News Corp to Buy Houghton Mifflin Harcourt’s Consumer-Publishing Arm

From The Wall Street Journal:

News Corp has agreed to buy the consumer arm of educational publisher Houghton Mifflin Harcourt Co. for $349 million, marking the media company’s second deal in less than a week.

The deal adds a portfolio of high-profile novels from authors such as George Orwell, Philip Roth and J.R.R. Tolkien to News Corp’s HarperCollins Publishers division. The Wall Street Journal on Sunday reported that the companies were nearing a deal.

The sale would allow Boston-based Houghton to pay down debt and focus on its digital-first strategy in education, goals that the company had set when it put HMH Books & Media on the block last fall.

The deal indicates that New York-based News Corp, which in addition to HarperCollins owns Wall Street Journal publisher Dow Jones & Co. and news organizations in the U.K. and Australia, among other assets, is looking to expand through select acquisitions after a period of slimming down through sales of noncore businesses.

. . . .

“Timeless writing is a timely source of revenue and the potential to create highly profitable audio and video works flourishes with each passing digital day,” News Corp Chief Executive Robert Thomson said.

News Corp is focusing investments on growth areas including books, digital real estate, and the Dow Jones unit, a person familiar with the situation said.

In an interview, HarperCollins Chief Executive Brian Murray described Houghton’s catalog of children’s and adult titles as a “crown jewel.” The unit’s children portfolio includes the “Little Blue Truck” and “Curious George” series, and other favorites such as “The Polar Express” and “Jumanji.”

Mr. Murray also cited Houghton’s focus on transforming its children’s titles and brands into streaming and interactive-gaming opportunities. “They have a good team and it should help us accelerate our own children’s activities on that front,” he said.

. . . .

HarperCollins has been a strong performer during the pandemic, which helped propel book sales. In its most recent quarter, the unit posted a 23% growth in revenue to $544 million and 65% jump in profitability to $104 million.

Houghton’s consumer-publishing unit generated revenue of $191.7 million in 2020, accounting for approximately 19% of Houghton’s net sales. Other core properties of HMH Books & Media include the Peterson Field Guides, which cover topics ranging from birds to fish to wildflowers; lifestyle titles from Martha Stewart ; and the Carmen Sandiego franchise.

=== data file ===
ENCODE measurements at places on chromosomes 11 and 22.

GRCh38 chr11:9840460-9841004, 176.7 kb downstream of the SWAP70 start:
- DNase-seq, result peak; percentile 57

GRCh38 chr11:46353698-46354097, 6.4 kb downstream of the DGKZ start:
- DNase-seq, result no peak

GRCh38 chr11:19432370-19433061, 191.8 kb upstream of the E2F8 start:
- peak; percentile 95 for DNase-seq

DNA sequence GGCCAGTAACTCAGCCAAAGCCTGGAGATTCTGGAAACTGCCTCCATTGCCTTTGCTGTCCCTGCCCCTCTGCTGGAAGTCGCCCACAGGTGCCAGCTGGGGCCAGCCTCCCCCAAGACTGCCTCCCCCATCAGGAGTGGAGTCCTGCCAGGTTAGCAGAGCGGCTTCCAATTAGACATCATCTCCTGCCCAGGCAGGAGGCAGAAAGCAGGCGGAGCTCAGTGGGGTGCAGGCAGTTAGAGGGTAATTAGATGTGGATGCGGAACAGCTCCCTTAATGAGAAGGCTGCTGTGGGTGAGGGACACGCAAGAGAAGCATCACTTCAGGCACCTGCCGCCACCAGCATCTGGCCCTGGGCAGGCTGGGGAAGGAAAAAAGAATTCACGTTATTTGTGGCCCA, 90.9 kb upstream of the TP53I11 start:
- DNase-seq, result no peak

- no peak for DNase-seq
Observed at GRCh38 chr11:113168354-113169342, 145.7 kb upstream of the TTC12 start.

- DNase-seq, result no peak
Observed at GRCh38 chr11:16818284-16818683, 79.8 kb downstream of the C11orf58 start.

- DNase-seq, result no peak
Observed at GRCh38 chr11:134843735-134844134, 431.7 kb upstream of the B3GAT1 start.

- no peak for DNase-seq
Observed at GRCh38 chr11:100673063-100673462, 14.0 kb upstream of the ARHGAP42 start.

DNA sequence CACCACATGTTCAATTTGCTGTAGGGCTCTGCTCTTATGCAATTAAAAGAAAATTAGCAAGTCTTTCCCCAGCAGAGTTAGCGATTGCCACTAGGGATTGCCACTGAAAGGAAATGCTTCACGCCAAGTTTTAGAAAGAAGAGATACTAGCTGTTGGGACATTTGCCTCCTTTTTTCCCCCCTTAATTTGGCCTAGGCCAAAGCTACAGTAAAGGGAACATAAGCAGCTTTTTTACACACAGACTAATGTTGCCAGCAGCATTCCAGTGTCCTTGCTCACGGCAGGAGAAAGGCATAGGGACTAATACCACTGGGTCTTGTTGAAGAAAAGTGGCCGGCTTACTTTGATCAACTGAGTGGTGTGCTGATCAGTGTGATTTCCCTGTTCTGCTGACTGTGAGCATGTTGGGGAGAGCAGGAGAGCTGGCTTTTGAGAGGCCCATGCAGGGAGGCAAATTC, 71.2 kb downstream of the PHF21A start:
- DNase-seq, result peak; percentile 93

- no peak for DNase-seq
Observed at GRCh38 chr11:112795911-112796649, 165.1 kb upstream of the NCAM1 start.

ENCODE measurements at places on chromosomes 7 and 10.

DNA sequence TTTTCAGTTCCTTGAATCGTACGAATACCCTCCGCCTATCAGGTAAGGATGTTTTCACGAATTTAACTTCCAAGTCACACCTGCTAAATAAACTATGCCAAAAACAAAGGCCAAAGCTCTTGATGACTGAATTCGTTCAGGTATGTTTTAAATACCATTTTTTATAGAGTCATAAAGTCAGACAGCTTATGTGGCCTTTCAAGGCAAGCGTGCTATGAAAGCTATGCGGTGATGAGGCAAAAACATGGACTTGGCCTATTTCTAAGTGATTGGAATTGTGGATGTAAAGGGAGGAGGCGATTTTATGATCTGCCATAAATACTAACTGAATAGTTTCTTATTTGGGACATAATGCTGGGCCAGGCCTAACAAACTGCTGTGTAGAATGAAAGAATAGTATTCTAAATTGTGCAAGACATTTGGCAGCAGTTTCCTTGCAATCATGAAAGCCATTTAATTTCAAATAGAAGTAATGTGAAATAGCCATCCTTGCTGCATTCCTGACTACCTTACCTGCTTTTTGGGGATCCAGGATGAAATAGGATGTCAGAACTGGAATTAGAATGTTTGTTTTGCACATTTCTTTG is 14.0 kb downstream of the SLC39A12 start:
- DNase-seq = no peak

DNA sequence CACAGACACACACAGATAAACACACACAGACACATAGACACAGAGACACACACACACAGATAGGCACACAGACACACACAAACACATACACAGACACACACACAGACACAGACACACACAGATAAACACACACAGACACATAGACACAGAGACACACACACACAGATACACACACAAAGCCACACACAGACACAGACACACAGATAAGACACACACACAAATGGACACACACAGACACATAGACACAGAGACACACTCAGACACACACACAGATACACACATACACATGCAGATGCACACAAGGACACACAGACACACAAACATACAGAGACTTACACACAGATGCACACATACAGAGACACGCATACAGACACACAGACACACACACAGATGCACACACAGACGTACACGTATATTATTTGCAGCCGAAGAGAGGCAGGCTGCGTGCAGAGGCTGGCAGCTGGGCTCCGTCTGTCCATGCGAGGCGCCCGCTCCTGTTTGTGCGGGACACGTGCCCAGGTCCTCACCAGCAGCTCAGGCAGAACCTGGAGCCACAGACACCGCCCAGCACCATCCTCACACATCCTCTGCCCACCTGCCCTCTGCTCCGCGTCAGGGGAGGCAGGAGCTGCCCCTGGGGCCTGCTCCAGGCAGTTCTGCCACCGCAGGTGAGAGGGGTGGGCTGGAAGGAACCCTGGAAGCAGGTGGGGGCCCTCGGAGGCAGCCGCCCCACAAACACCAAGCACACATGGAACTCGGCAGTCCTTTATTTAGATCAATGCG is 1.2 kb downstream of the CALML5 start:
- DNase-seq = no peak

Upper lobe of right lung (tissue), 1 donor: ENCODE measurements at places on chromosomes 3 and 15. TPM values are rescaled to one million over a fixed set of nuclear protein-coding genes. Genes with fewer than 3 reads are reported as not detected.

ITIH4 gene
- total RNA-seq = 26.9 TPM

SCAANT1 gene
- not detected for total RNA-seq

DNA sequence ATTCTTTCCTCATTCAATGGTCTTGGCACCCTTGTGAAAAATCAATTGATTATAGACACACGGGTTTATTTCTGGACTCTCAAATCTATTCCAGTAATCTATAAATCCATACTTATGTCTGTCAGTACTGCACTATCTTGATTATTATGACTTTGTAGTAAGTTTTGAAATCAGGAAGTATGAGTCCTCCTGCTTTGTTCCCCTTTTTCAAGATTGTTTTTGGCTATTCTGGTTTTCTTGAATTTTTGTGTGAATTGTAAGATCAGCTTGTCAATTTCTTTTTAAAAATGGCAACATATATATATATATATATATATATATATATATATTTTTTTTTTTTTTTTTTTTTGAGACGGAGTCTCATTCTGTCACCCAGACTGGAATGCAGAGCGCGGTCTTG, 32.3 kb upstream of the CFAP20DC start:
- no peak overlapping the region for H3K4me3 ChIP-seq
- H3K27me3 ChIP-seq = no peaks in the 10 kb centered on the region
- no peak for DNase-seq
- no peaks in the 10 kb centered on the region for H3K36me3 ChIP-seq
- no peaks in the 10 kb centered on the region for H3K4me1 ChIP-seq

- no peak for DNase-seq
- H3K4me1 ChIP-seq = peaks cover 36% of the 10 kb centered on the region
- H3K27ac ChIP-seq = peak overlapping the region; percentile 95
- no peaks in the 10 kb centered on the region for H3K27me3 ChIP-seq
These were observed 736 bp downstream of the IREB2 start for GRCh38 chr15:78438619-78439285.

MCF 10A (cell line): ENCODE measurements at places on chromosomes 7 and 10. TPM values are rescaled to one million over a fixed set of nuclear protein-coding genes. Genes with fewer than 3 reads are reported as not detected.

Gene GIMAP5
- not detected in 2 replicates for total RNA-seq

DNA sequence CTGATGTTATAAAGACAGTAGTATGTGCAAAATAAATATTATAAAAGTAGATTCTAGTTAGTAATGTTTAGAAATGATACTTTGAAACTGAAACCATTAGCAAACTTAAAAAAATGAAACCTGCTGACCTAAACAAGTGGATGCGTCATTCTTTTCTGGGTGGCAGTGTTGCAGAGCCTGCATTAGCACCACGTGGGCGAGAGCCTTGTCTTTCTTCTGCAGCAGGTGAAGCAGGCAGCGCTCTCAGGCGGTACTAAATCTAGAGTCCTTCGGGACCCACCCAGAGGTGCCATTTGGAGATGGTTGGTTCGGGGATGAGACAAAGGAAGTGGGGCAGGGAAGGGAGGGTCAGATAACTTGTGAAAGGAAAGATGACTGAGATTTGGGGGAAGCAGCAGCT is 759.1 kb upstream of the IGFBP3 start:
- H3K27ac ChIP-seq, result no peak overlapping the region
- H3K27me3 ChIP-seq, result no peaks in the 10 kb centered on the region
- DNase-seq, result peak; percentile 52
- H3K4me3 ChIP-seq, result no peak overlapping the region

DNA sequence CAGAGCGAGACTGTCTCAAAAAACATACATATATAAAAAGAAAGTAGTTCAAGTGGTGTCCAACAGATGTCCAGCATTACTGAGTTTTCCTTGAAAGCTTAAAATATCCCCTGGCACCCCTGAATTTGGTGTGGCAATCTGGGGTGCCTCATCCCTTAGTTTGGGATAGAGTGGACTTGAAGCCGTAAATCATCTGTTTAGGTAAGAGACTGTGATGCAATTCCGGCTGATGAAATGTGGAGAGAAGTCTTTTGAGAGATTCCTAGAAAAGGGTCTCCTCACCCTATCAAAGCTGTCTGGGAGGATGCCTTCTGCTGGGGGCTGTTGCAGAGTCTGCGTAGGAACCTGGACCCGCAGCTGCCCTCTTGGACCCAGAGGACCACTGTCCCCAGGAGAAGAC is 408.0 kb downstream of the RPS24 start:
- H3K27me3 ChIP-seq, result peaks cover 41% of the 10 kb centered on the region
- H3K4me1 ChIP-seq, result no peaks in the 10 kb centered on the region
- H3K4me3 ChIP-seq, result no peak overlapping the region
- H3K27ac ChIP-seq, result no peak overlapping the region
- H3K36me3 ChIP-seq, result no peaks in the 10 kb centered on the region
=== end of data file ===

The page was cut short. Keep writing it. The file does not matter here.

HMH Books & Media also boasts a strong line of cookbooks that includes titles by Jacques Pépin, Mark Bittman and Priya Krishna.

. . . .

The deal marks the second sale of a well-known publisher in less than six months. German media giant Bertelsmann SE, which owns Penguin Random House, last November agreed to buy Simon & Schuster from ViacomCBS Inc. for almost $2.18 billion.

Link to the rest at The Wall Street Journal (PG apologizes for the paywall, but hasn’t figured out a way around it.)

For PG, the key information bit was “transforming its children’s titles and brands into streaming and interactive-gaming opportunities.”

Perhaps he’s biased, but this didn’t sound like a ringing endorsement of books on paper. Again, he wondered whether the buyer or the seller is going to look like it got the best out of this deal in 5-10 years.

4 thoughts on “News Corp to Buy Houghton Mifflin Harcourt’s Consumer-Publishing Arm”

  1. I don’t know about the adult titles, but the childrens titles listed as crown jewels all look like they have already had their day.

  2. HMH wasn’t big enough to be counted as a “big” publisher, even though Hachette started out smaller. APub has probably been bigger than both for a while, too.

    The “big” publisher adjective is more a reflection of their status as appendages of foreign-based multinationals than their actual size and relevance to the US publishing world.
    The remaining US-based trade publishers are all smaller and more focused on specific markets and mostly beneath the notice of the NYC establishment media. Which is probably good for them. Helps preserve their independence.

    The consolidation that started in the 80’s is still ongoing but unless Lagardere is willing to sell of Hachette the count will remain at 4; neither News Corp nor Holtzbrink has shown much interest in selling to Bertelsmann. Most likely they’ll continue to prop up their nominal market share by buying up smaller publishers.

    • To be precise, HMH as a company (pre-deal) was bigger than S&S.
      But the education side of the company was much bigger and, like Pearson before, are getting out of trade books.

      A side note: HC was a contender for S&S so buying HMH’s trade book business is a consolation prize. Plus it says they fully expect the S&S sale to Penguin to go through, whiners notwithstanding.

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